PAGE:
sightseeing a little (finally)

Boxing Day is ending here; I suppose most of y’all in the States are still sleeping off the ham or turkey or Chinese food. We finally got around to going out and doing a bit of sightseeing, in a small way. We went to Chiang Kai-Shek Memorial Hall, or rather, as of the beginning of this month, Taiwan Democracy Memorial Hall. (An unfortunate choice of name; I’m sure they didn’t mean to imply that democracy in Taiwan is deceased and in need of a memorial.) It’s in a nicely landscaped park with the National Concert Hall and National Theater; unfortunately both of those are being renovated at the moment and have scaffolding and draperies hiding most of the buildings. There may have been a protest going on; at least, there were lots of people sitting on the ground in front of the complex and a lot of yellow signs, but no one appeared to be particularly emotional and we couldn’t tell what the signs said. (According to the Wikipedia site linked above, there’s still some disagreement as to who should have jurisdiction over the hall.) The day was cloudy, so we didn’t take many photos; I’ll post one of the few we took if they turn out better than I expect.

We began with the Concert Hall, which turned out to be unexpectedly commercial. In addition to he Hall itself, it houses a restaurant, bookstore (part of the Eslite chain, though it did seem to be specializing in music and theater), silver jewelry shop, gift shop and cafe. There wasn’t a lot to see there, so we walked on to the Memorial Hall. There we saw an exhibition of some very intricate jade and other stone carvings (most of which were also for sale) and a large exhibit of drawings o traditional warriors, students, maidens, and laborers, with the faces and a few other focal points colorized, and calligraphy above each one. I think they were probably meant to tell a story but again, we had no way to tell.

The Chiang Kai-shek exhibit itself was obsequious but surprisingly lackluster. I mean, the National palace Museum can stand next to ay museum in the world for the quality of its exhibits, not just its contents; in contrast, this one looked like something set up in a small town’s museum and not altered since Chiang’s death in 1975. The glimpses into history were interesting: his partnership with Sun Yat-sen, a couple of wonderful etched ivory miniature portraits (one of Sun Yat-sen made entirely of the words of his own will), pictures with assorted dignitaries, and medals presented from what seemed like most of the countries in the world. The presentation was somewhat amateurish, though, and I think some of those artifacts are not quite being protected as well we they should be (the most important documents on display were duplicates, though).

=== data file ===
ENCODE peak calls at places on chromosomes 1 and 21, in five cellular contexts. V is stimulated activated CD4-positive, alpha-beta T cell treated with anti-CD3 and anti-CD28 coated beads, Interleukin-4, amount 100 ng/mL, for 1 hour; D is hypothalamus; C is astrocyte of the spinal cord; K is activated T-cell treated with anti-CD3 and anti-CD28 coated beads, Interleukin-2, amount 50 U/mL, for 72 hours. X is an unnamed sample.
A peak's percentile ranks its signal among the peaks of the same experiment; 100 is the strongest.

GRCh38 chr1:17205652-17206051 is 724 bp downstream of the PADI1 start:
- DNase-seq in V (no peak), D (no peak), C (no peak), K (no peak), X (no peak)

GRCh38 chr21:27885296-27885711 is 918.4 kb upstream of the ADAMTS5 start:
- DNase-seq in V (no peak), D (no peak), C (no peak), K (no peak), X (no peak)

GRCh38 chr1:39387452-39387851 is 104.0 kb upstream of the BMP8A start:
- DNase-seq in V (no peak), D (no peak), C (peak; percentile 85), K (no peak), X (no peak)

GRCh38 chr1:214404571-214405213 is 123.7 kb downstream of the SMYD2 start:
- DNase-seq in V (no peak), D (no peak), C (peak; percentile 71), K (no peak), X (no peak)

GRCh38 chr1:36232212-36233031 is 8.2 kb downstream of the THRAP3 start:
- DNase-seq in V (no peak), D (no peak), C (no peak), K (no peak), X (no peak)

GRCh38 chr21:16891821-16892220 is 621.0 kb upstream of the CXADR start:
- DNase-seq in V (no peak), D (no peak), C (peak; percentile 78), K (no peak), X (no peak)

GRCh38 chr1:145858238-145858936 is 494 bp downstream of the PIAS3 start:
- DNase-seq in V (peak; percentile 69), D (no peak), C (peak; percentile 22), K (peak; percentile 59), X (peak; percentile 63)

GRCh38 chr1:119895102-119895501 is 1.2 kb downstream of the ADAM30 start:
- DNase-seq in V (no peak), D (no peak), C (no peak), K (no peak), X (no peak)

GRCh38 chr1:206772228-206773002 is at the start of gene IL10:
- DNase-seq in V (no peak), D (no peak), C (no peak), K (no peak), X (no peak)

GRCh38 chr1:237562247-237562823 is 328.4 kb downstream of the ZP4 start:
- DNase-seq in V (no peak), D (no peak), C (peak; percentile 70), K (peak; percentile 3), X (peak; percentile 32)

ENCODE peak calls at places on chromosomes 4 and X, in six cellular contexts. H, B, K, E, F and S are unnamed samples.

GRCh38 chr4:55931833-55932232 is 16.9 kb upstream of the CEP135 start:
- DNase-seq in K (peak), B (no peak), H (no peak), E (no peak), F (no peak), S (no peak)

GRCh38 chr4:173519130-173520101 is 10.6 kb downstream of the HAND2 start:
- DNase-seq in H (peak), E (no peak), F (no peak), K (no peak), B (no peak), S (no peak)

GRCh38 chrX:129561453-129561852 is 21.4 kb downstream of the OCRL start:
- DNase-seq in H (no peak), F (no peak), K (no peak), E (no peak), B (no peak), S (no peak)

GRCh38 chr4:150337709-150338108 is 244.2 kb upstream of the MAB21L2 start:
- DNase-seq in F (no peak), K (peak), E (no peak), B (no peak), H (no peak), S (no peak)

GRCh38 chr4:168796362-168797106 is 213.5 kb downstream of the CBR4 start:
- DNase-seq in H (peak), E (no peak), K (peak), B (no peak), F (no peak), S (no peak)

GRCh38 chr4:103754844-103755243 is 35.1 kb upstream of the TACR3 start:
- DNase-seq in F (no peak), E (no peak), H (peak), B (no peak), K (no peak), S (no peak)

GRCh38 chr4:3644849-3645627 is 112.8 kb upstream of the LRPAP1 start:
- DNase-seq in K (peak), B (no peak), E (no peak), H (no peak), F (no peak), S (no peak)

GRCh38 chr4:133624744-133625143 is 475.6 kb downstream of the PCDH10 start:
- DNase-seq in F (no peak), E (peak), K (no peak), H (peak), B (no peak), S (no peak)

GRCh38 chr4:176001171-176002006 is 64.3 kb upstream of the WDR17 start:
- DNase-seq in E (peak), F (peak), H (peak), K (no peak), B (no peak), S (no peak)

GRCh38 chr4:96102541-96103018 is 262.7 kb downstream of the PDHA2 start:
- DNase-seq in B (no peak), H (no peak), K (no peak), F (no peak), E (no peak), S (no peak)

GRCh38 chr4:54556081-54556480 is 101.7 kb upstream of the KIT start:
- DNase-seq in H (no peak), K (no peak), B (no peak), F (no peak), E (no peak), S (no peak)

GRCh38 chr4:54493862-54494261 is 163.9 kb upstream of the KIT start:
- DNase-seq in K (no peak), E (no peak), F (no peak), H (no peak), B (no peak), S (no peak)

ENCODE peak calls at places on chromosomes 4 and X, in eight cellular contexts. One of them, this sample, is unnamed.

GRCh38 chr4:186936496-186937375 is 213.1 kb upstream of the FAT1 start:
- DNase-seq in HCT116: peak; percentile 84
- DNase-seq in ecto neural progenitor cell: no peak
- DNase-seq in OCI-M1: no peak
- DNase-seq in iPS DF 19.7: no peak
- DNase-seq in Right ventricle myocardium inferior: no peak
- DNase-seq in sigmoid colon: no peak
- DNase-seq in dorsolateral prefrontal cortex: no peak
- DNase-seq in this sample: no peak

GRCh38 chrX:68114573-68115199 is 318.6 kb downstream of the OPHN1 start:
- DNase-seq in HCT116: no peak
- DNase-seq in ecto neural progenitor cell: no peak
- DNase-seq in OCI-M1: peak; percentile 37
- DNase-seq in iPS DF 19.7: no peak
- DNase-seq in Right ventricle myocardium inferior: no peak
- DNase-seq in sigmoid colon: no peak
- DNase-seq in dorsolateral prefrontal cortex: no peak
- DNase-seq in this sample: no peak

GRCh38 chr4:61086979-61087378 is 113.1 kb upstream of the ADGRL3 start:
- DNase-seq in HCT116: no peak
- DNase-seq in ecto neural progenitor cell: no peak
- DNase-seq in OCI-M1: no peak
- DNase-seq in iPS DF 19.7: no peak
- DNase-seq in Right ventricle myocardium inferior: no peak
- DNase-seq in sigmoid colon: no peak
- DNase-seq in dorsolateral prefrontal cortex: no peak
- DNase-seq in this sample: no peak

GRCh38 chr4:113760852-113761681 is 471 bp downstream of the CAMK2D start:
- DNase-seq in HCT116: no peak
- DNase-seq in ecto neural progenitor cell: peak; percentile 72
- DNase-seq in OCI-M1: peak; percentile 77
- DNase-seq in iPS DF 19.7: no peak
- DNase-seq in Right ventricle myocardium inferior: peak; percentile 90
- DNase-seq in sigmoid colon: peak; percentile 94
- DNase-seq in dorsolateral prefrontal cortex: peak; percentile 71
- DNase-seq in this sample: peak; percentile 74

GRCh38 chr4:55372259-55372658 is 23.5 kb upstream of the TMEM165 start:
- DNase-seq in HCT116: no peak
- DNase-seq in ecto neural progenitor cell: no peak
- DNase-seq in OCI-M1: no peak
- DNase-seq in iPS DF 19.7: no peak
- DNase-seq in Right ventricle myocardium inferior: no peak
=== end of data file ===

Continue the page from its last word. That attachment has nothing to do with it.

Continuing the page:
Afterward we walked over to the Chinese Handicraft Promotion Center. We managed not to spend too much money (we still don’t have a bank account here, so we still haven’t gotten paid) but now we know where to go for several different kinds of pottery, leatherware, jade, glass art, paintings, silks, and assorted other souvenirs.

One Response to “sightseeing a little (finally)”

  1. Peg Says:

    *wince* Yes, the new name of the hall is unfortunate, but I’m glad there has been an effort made to remove the general’s name. My mother says that, due to censorship, she didn’t learn the extent of Mr. and Mrs. Chiang Kai-Shek’s misdeeds (including widespread censorship) until she left Taiwan.

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